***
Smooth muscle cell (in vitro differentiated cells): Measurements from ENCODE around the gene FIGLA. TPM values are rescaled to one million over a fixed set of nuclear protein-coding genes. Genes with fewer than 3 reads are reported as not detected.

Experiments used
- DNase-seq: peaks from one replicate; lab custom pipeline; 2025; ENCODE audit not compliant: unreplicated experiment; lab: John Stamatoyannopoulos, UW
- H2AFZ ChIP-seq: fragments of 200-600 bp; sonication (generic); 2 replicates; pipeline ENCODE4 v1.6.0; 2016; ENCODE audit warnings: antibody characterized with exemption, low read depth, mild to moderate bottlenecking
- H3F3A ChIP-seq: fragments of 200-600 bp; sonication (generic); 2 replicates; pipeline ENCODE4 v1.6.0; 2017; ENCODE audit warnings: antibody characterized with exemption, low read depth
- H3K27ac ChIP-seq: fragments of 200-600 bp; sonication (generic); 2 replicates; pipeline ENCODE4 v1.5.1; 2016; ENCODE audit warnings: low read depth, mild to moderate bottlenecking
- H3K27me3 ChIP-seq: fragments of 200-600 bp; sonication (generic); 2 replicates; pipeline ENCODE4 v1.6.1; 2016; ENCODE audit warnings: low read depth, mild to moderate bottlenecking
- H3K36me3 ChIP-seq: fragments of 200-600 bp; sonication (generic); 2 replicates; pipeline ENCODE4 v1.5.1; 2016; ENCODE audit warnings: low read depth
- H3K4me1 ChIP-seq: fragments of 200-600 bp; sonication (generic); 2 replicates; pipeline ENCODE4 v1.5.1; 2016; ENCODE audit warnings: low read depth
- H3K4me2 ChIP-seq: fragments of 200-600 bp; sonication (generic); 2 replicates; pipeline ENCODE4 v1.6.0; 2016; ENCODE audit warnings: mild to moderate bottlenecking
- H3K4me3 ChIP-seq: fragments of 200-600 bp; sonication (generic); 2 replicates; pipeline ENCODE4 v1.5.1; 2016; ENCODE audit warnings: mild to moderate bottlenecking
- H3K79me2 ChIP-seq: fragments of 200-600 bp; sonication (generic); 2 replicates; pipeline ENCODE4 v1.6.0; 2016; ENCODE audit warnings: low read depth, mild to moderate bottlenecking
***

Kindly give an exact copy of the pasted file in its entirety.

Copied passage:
Smooth muscle cell (in vitro differentiated cells): Measurements from ENCODE around the gene FIGLA. TPM values are rescaled to one million over a fixed set of nuclear protein-coding genes. Genes with fewer than 3 reads are reported as not detected.

Experiments used
- DNase-seq: peaks from one replicate; lab custom pipeline; 2025; ENCODE audit not compliant: unreplicated experiment; lab: John Stamatoyannopoulos, UW
- H2AFZ ChIP-seq: fragments of 200-600 bp; sonication (generic); 2 replicates; pipeline ENCODE4 v1.6.0; 2016; ENCODE audit warnings: antibody characterized with exemption, low read depth, mild to moderate bottlenecking
- H3F3A ChIP-seq: fragments of 200-600 bp; sonication (generic); 2 replicates; pipeline ENCODE4 v1.6.0; 2017; ENCODE audit warnings: antibody characterized with exemption, low read depth
- H3K27ac ChIP-seq: fragments of 200-600 bp; sonication (generic); 2 replicates; pipeline ENCODE4 v1.5.1; 2016; ENCODE audit warnings: low read depth, mild to moderate bottlenecking
- H3K27me3 ChIP-seq: fragments of 200-600 bp; sonication (generic); 2 replicates; pipeline ENCODE4 v1.6.1; 2016; ENCODE audit warnings: low read depth, mild to moderate bottlenecking
- H3K36me3 ChIP-seq: fragments of 200-600 bp; sonication (generic); 2 replicates; pipeline ENCODE4 v1.5.1; 2016; ENCODE audit warnings: low read depth
- H3K4me1 ChIP-seq: fragments of 200-600 bp; sonication (generic); 2 replicates; pipeline ENCODE4 v1.5.1; 2016; ENCODE audit warnings: low read depth
- H3K4me2 ChIP-seq: fragments of 200-600 bp; sonication (generic); 2 replicates; pipeline ENCODE4 v1.6.0; 2016; ENCODE audit warnings: mild to moderate bottlenecking
- H3K4me3 ChIP-seq: fragments of 200-600 bp; sonication (generic); 2 replicates; pipeline ENCODE4 v1.5.1; 2016; ENCODE audit warnings: mild to moderate bottlenecking
- H3K79me2 ChIP-seq: fragments of 200-600 bp; sonication (generic); 2 replicates; pipeline ENCODE4 v1.6.0; 2016; ENCODE audit warnings: low read depth, mild to moderate bottlenecking